a true rock or crystal, but is actually formed from the fossilized resin (not sap) of both ancient coniferous and deciduous trees. Amber takes millions of years to harden[sc:1].
How is amber made?
Resin is thought to be secreted by and dripped down trees in response to a wound such as a broken branch, or to protect the tree from diseases and from being injured by insects and fungi.
As the resin drips down a tree’s trunk and into its internal fissures, debris such as seeds, leaves, feathers, and insects may become buried in the resin.
When a tree dies and falls down to the ground, the resin remains and continues to harden from the heat and the pressure that is generated as it is buried under multiple layers of vegetation, soil, and water (in some cases). By the time that the resin has completely hardened, millions of years have passed.
Because the resin is sticky in the beginning, plants and animal parts can become entrapped and are later fossilized. Intact specimens preserved in amber have allowed scientists to learn more about what the Earth was like when it was younger.
What is amber used for?
Amber has been prized for thousands of years by humans because of its beauty.
The Ancient Greeks prized amber, believing that it promoted health and kept evil spirits away. Amber beads were discovered near Stonehenge, England in graves that date back 3,550 years ago, and amber beads, amulets, and carvings have been found during archeological digs in northern Europe, the Mediterranean, and Asia[sc:2]. To the Romans, amber was so valuable that things made out of amber were considered to be of greater worth than slaves.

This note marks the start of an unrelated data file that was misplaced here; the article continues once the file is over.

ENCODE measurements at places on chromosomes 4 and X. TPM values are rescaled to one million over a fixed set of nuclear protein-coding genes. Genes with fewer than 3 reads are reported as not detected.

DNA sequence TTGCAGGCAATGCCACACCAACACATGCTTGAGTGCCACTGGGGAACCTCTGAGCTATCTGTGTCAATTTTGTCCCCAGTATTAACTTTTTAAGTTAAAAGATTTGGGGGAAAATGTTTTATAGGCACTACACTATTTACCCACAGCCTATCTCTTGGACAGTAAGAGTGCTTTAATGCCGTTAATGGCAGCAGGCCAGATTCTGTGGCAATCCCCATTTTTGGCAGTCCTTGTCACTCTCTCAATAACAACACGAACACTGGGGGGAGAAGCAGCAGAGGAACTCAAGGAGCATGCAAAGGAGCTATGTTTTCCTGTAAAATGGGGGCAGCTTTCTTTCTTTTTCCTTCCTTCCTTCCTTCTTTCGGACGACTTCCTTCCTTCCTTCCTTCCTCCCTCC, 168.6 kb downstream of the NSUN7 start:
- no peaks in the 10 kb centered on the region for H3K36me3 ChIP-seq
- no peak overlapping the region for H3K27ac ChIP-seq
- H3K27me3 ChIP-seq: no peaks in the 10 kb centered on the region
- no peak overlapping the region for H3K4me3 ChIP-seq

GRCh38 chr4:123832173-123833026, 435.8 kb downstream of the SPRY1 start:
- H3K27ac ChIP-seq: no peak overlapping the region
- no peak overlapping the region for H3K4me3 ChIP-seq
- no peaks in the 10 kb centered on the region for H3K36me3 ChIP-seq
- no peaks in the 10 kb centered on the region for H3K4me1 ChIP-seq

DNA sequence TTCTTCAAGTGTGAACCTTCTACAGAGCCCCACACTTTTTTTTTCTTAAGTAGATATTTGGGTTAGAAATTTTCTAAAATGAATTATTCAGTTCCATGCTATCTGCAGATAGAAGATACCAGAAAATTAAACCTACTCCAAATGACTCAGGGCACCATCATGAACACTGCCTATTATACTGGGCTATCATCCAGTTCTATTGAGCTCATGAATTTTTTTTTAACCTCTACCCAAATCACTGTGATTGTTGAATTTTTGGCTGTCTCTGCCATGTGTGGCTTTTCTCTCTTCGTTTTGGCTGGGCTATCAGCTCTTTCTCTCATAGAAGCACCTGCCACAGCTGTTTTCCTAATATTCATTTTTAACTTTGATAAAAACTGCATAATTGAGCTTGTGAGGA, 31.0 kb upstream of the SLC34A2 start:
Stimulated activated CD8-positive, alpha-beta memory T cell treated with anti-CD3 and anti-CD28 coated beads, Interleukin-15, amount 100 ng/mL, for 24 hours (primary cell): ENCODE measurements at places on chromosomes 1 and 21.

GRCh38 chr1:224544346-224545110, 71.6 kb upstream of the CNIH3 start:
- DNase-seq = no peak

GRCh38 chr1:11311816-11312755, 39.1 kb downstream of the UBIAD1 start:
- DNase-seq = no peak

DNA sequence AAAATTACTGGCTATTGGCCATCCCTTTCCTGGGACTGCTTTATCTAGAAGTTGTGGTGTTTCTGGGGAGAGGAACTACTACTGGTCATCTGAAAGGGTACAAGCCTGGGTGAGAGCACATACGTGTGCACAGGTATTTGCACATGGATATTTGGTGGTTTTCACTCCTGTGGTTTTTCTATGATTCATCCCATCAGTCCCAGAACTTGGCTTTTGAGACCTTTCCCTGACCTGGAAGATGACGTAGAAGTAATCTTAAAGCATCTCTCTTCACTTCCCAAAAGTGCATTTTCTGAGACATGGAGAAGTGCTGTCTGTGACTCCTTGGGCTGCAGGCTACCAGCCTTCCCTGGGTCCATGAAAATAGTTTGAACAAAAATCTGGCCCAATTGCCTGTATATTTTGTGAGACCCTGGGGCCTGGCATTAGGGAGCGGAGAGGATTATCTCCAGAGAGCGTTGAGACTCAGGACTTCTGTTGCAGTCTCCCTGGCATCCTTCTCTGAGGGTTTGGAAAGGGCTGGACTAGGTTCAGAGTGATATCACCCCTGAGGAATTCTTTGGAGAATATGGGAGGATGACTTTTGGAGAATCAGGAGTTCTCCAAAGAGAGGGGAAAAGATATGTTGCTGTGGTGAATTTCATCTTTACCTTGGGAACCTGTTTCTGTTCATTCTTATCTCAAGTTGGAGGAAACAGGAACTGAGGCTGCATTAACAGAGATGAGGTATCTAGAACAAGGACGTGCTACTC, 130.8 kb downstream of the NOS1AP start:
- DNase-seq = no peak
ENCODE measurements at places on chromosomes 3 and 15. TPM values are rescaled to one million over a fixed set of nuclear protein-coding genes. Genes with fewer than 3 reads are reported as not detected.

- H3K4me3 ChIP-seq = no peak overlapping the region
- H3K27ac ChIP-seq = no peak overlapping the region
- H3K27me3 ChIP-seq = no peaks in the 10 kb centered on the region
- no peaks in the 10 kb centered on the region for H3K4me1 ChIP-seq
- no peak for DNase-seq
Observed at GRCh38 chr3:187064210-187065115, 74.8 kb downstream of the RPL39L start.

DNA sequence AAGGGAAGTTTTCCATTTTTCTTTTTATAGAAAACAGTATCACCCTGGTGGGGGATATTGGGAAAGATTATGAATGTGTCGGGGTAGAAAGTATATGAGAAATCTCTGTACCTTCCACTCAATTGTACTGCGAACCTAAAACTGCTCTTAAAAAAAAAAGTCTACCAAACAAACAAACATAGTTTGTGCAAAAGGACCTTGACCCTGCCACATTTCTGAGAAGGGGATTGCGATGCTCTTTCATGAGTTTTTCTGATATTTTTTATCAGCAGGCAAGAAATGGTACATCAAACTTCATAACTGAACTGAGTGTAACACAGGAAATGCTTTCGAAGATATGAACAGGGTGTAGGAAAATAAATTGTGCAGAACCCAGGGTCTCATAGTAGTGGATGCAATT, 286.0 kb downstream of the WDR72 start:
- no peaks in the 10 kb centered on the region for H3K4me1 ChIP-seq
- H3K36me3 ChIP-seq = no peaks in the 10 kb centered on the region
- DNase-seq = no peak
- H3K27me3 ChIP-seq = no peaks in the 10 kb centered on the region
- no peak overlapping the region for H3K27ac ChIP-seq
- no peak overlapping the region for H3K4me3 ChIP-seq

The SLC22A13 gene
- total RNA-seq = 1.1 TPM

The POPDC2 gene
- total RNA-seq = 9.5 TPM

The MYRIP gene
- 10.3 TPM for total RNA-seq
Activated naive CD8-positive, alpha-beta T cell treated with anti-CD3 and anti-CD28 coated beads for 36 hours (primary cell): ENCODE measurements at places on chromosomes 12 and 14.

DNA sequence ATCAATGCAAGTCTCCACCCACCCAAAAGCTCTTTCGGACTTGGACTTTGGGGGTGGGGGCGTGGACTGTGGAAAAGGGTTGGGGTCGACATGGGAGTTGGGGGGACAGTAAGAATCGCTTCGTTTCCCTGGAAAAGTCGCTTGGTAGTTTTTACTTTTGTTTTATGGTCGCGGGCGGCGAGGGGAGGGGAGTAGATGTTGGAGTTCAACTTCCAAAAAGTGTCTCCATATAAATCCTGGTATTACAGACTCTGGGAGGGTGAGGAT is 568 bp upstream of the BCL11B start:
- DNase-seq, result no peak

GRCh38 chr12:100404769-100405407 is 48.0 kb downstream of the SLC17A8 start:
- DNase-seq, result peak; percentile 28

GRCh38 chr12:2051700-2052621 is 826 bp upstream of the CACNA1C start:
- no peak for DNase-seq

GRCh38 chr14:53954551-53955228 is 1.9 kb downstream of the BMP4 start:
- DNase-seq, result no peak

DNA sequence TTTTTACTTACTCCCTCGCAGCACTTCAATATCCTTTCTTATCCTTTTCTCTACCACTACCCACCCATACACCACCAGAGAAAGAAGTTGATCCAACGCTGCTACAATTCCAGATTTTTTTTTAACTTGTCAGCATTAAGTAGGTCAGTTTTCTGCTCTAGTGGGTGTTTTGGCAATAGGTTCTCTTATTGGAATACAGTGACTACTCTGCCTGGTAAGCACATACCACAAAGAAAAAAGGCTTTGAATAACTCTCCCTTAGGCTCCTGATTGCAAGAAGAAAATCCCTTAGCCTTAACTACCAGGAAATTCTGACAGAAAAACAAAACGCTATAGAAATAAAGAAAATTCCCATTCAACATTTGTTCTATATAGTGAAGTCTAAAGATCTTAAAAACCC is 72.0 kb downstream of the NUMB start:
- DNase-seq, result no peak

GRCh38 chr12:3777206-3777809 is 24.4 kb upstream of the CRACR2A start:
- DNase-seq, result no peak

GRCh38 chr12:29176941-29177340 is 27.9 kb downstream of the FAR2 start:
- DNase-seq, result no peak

More modern uses of amber include jewelry, smoking articles such as cigar/cigarette holders and mouthpieces for pipes, objects of art, and devotional articles such as Buddhist rosaries, sacred figures, and amulets. In the St. Brygida Church in Golausk, Poland, amber was even used as a building material[sc:3].
A few fun facts about amber
Amber is found in a variety of colors, from cloudy white, to clear yellow, to nearly black.
Baltic amber, a type of amber found near the Baltic Sea, contains succinic acid, which is claimed to block pain and decrease inflammation in the body[sc:4].
Amber received a great deal of attention in the film Jurassic Park as the source of dinosaur DNA that all of the dinosaurs in the park were created from. However, according to scientists, ancient DNA structures are not preserved very well within amber[sc:5].